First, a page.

But this one, I loved how it began.  In "Thinking of Carl Lull, His Deaf Mother, His Left Hand" she writes:

This will be a bloody, beautiful poem.

This will be my tribute to you,
Carl Lull, & to your name--with its perfect consonance
as if a literary character I'd created.

But it was me who invented you.  It was
your mother, a train whistle of a woman
who shaped words with her hands, & your father...


Just story interlaced with story, one after the other.  A beautiful orange book by a beautiful poet.


HOMELAND by LuAnn Keener-Mikenas:  LuAnn is a wonderful poet and what I love about this book is that it's her second collection--her first was published in 1994.  I love how she returns to the poetry world with a book called HOMELAND.

This book is filled with animals and art.  It's flowers and bees in amber.  It's our natural world and an interacting.

LuAnn writes in her poem "Fear" --

As when I lie down to the tenderness
of your hands, and afterwards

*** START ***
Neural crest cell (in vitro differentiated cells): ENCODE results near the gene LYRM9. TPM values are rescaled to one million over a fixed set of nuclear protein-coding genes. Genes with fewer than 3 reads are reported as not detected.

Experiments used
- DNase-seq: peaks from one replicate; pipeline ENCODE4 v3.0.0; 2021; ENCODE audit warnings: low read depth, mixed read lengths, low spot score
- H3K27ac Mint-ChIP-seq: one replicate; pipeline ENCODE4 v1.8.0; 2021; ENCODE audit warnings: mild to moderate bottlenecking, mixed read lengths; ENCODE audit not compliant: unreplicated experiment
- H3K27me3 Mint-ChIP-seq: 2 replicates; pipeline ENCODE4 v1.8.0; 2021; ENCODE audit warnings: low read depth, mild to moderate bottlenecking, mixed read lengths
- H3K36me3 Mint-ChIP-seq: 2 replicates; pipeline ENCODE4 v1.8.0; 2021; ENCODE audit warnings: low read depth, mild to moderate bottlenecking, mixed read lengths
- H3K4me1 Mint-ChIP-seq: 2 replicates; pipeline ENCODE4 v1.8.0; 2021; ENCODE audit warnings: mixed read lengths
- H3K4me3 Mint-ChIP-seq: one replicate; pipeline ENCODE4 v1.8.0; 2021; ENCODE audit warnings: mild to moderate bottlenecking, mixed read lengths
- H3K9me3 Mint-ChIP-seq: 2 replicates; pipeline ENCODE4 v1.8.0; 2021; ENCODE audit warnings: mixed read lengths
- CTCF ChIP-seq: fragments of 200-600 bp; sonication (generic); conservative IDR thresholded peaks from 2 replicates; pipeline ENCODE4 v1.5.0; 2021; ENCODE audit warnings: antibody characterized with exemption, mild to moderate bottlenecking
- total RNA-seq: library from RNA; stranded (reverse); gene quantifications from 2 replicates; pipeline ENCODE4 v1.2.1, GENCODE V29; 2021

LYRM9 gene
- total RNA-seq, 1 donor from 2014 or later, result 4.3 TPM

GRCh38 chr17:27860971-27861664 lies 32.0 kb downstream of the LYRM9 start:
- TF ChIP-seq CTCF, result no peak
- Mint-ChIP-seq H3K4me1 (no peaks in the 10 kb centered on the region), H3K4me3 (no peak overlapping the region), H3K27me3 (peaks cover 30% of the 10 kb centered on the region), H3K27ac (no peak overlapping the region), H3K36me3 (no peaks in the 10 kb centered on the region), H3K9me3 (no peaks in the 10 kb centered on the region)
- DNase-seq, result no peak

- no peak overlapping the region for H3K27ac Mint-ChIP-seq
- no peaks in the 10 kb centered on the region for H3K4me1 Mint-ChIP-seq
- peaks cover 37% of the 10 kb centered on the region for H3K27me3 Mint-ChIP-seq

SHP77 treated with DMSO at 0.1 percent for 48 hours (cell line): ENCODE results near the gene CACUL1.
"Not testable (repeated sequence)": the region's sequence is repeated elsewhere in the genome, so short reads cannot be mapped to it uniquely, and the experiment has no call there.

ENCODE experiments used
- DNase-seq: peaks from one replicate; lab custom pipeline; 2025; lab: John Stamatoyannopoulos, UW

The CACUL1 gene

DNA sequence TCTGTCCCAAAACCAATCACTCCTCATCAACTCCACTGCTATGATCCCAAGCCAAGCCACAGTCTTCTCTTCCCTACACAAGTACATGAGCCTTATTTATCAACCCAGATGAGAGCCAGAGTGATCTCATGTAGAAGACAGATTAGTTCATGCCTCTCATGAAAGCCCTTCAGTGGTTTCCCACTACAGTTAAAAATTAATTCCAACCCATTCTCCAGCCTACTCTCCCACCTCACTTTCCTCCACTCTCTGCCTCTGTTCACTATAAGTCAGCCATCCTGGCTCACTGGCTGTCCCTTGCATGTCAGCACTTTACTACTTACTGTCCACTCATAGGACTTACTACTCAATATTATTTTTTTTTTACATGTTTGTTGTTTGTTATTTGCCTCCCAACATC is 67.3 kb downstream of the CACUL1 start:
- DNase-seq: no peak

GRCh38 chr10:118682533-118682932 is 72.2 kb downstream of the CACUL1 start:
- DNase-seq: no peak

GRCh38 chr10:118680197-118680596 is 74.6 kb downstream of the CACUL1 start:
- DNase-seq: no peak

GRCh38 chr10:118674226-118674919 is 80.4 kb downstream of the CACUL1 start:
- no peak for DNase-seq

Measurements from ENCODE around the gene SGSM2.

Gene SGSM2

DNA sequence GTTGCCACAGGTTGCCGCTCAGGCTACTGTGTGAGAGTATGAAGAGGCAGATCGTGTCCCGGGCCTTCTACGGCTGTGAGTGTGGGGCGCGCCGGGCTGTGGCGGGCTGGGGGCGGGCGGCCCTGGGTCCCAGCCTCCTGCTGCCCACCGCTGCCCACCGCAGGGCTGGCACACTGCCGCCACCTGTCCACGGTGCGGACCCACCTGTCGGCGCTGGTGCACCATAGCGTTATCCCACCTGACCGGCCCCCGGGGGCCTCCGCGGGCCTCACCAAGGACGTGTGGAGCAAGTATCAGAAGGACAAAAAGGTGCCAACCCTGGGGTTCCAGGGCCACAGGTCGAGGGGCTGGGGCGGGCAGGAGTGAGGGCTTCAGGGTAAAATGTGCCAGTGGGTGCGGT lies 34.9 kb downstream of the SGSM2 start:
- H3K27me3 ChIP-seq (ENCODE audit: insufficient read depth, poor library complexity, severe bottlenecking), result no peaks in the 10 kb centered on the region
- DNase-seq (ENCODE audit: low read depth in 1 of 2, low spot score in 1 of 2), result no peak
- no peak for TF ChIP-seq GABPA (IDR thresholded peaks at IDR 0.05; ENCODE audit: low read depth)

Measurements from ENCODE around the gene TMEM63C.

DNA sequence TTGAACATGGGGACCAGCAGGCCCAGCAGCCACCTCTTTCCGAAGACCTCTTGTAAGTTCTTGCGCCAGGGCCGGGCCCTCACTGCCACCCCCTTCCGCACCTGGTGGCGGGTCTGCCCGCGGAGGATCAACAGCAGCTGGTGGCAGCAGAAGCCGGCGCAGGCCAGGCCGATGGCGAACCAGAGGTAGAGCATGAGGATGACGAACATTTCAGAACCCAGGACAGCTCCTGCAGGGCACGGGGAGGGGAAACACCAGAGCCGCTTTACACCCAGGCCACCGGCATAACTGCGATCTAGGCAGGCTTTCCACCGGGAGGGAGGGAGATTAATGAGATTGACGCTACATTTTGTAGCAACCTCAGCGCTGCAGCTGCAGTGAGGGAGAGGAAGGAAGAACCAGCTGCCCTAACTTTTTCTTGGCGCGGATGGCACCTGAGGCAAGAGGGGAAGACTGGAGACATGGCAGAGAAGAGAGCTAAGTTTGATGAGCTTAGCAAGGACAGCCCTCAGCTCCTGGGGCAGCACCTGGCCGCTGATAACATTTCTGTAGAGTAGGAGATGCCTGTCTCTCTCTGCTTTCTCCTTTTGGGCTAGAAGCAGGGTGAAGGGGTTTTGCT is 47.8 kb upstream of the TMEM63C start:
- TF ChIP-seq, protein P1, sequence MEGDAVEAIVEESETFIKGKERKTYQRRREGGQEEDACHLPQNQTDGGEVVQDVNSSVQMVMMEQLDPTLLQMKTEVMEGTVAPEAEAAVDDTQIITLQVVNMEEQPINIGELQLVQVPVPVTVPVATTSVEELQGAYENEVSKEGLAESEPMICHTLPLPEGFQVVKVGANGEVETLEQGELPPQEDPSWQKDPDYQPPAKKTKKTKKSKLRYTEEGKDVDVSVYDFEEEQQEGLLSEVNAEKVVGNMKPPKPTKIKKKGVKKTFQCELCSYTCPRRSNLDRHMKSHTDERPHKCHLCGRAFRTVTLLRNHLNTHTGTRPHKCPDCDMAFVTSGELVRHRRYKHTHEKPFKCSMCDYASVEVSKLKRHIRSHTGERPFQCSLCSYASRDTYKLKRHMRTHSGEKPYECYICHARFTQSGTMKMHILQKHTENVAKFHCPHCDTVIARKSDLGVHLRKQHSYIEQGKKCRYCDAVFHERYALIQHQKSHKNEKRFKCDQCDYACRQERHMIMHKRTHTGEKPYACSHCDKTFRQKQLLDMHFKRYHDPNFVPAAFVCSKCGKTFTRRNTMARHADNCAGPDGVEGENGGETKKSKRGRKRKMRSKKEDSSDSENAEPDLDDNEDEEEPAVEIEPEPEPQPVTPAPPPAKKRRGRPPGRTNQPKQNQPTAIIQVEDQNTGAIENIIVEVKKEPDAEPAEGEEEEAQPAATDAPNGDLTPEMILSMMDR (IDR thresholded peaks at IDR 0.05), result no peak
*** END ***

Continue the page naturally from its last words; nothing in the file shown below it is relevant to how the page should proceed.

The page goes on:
still freeze to a halt:  Fear
is a killer.  And the core of fear?
I will open the stopped mouth, press
the pencil point the constant page...


Jessie Carty's AN AMATEUR MARRIAGE (chapbook):  In Jessie Carty's chapbook, details mix with relationships until we wander into challenges, trial separations where "You tell her her hair looks like a blondish lampshade, which is does."

Jessie writes in her poem "Marriage Scales" --


The young bridge felt she was marrying her soul mate. This
thought implied she was a damaged organ; that like a river
bed she was missing the especially well worn rock that could
help her on her way to forming an ox bow lake...


For Poets:

The 2013 POET'S MARKET  (2014 is available for pre-order, fyi)  And comes with a 1 year online subscription for the only version.

And I have a poem in it.  And there are good articles on writing and promotion. Something for everyone who is interested in publishing their work.


Emily Rapp's memoir also just arrived today THE STILL POINT OF THE TURNING WORLD about her son who was diagnosed at 9 months with Tay Sachs disease, a fatal degenerative disorder.